So, we have been publicly challenging religious leaders in American Muslim educational institutions to do away with homophobic teachings. It’s unacceptable because there’s no punishment for being a homosexual in the Quran nor did Prophet Muhammad ever punish anyone for being a homosexual.

The other that we are very proud of is our “Imams For She” initiative. It’s inspired by U.N. Women’s ‘He For She’ initiative. MPV partners worked with male Imams, the scholars of Islam, who are affirming and advocating for women’s and girls’ rights.

So, our program is in Tunisia and in Burundi where we go to the most remote villages. We work to educate girls, women, and young men on women’s and girls’ rights.

Us working with these enlightening Imams and scholars of Islam is key to changing people’s mindsets on the ground.

5. Jacobsen: That raises two questions for me; the first is shorter, the second is longer. So, I’ll go to the shorter one first.

In terms of building bridges with the ex-Muslim community, with the various Muslim communities, how can those bridges be built at least at a fundamental level in terms of moving the progressive conversation forward in terms of implementation of rights and values in culture?

Zonneveld: We build the bridge by using an interpretation of the Quran that undermines bigotry, and we invite people to use this bridge. But some folks, just want to blow the bridge up every chance they get, that includes ex-Muslims, conservative, radical Muslims, non-Muslims who hate all Muslims, and by Muslim governments who see us as a threat because we promote critical, progressive, and creative thinking.

For us the principle is simple. An individual’s rights need to be upheld regardless of cultural or religious beliefs.

If at the end of the day love trumps hate, we believe – I believe – that an inclusive, loving, and compassionate way is the only way forward. I can’t engage in hate. I find it destructive and counterproductive. Our language, work comes from a positive framing. Yes, hate is louder, and garners more followers, but that is just not how we operate.

6. Jacobsen: To the second question, the four points that Muslims for Progressive Values, which is as you noted based in the United States, are freedom of expression, freedom of and from religion or belief, women’s rights, and LGBTQIA rights.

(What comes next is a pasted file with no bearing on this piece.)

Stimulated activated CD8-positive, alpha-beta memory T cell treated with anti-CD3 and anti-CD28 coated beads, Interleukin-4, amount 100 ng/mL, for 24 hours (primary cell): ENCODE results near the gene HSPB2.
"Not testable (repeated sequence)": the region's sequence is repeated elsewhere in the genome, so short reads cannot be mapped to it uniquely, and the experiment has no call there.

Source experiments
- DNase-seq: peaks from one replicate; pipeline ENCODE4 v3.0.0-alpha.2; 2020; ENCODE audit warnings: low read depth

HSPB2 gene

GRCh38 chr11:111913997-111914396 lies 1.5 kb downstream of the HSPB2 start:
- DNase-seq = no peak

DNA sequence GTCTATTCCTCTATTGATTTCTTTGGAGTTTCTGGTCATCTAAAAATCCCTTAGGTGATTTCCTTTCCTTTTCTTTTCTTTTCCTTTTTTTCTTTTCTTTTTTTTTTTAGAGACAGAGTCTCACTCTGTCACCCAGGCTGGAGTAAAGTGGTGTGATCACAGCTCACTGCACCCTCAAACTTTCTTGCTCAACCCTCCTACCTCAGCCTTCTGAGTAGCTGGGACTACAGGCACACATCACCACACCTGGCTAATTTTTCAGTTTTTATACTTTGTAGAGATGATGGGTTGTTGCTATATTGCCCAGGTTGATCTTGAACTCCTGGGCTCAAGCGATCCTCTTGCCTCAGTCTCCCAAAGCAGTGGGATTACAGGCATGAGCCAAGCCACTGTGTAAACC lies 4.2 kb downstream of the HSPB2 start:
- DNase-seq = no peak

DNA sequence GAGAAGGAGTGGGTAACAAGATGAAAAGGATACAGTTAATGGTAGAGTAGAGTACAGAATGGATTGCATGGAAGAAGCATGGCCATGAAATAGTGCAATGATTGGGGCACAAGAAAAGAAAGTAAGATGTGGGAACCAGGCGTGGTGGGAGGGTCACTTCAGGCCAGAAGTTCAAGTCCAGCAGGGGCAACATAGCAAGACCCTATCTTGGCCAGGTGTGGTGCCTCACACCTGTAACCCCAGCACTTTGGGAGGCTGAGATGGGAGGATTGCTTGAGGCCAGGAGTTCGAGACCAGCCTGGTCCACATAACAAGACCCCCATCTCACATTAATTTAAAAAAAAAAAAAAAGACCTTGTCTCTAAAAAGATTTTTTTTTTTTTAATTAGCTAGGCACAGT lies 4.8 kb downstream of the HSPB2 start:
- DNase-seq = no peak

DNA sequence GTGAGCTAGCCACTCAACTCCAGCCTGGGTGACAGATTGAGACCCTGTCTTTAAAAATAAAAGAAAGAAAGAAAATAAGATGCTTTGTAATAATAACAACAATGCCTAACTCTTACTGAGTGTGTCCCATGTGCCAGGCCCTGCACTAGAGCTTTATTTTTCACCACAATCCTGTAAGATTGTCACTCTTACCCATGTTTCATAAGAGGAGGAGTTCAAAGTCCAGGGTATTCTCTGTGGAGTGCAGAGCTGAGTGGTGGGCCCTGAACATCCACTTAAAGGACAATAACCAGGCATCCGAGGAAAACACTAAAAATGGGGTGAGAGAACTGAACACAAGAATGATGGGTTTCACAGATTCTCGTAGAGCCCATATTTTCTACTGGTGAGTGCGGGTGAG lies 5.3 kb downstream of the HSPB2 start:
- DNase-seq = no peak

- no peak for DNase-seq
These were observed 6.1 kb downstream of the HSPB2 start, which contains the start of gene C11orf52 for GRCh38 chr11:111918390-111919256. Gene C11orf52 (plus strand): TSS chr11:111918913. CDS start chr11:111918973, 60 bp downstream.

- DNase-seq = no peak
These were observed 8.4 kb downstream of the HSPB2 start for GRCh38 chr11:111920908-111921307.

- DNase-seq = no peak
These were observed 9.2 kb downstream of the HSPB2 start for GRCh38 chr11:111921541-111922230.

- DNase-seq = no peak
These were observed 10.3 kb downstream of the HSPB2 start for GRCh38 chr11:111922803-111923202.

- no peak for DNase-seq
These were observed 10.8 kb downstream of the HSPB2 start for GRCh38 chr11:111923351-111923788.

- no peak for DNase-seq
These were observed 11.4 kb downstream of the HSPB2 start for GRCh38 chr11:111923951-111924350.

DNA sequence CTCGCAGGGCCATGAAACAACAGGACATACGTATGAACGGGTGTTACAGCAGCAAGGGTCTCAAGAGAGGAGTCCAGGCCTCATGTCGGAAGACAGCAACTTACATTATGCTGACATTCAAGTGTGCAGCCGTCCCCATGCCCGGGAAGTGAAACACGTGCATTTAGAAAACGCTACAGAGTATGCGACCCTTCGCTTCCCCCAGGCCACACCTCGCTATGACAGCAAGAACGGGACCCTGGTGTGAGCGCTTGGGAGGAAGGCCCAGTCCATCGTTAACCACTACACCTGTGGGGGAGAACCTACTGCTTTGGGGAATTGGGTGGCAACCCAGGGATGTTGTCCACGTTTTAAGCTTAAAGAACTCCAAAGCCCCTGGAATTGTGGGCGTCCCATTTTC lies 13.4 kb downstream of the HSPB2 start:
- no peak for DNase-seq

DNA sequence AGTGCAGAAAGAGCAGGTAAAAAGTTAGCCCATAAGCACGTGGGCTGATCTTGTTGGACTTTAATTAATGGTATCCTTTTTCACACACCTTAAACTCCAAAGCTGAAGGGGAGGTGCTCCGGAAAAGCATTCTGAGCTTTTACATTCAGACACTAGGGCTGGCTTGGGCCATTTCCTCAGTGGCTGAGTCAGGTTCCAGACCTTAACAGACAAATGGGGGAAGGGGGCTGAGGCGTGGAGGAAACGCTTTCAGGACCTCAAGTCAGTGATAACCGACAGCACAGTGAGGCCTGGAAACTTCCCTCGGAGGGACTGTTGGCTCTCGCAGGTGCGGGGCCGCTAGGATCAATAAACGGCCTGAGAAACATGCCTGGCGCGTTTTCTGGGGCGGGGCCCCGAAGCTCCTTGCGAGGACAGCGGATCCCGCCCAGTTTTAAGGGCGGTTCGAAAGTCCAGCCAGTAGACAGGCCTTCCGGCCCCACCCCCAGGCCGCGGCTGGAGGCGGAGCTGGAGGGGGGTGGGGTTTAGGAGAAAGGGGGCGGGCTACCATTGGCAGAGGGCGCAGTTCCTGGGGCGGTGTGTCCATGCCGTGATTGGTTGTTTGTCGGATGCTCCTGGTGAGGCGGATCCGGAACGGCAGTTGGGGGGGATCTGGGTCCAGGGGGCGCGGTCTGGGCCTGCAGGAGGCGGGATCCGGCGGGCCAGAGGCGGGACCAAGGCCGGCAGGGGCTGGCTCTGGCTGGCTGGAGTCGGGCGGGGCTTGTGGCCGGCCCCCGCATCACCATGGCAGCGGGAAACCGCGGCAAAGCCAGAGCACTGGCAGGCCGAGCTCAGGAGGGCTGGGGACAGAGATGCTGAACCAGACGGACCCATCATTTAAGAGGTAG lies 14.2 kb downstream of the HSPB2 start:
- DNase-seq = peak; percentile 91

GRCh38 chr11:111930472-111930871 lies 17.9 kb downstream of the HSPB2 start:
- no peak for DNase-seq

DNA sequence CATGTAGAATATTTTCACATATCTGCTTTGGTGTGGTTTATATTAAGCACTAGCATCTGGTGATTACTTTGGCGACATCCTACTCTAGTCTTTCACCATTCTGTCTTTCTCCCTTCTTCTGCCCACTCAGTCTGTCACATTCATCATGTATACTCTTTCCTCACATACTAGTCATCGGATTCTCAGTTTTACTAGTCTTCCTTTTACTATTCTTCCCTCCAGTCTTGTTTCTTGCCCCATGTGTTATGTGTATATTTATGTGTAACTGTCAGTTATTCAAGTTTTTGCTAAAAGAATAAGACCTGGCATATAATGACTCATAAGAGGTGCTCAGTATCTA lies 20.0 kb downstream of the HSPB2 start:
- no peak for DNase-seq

If, and as, a progressive Muslim advocating for these through Muslims for Progressive Values talking to Los Angeles, Californian, American, or ordinary Muslims about these topics that have inculcated in them more traditionalist and conservative views and values, what are common responses from them when you’re advocating for these four things? How do you respond?

Zonneveld: When we first started, the traditional Muslims use to scorn at us for identifying ourselves as “progressive”. Now, they are all tripping over each other identifying themselves as one! Mind you, many of them are just pretenders claiming to support women and LGBTQI rights. I’ve heard imams and well-known movement leaders in the U.S. make these claims in front of an interfaith audience. But it’s just lip service. They do nothing to substantiate these claims.

So, the good thing about the political climate we are in the U.S. is that conservative Muslims have to pretend to be nice to us progressives.

Lately, the short documentary about my work “al-imam” has been making the film festival rounds, is distributed by National Geographic, and the latest news is that it won a competition and will now be screened at the American Pavilion at the Cannes Film Festival in 2019.

But outside the conservative stream, here are some numbers. The latest Pew Research concluded that on the issues of homosexuality, 52% of US Muslims say homosexuality should be accepted by society — compared to Evangelical Protestants at 34%.

We’ve always known that American Muslims have always been progressive compared to the religious authorities. The problem is that the media focuses on the conservative religious authorities as representative of American Muslims when the majority of Americans Muslims don’t even subscribe to those ideologies, and according to the latest Pew Research, 72% find spiritual inspiration outside the mosque anyways!

We started with the intent of being an American organization because those talking heads, the ‘mullahs,’ don’t represent us. Now we are in 8 cities in the U.S. with many communities in many countries borrowing our values and practices. And on October 1, 2017, we launched a global umbrella organization Alliance of Inclusive Muslims, in Tunisia, made up of members spanning five continents.

7. Jacobsen:  Thank you for the opportunity and your time, Ani.

Appendix I: Footnotes

[1] Founder and President, Muslims for Progressive Values.

[2] Individual Publication Date: September 22, 2018:; Full Issue Publication Date: January 1, 2019:


In-Sight Publishing by Scott Douglas Jacobsen is licensed under a Creative Commons Attribution-NonCommercial-NoDerivatives 4.0 International License. Based on a work at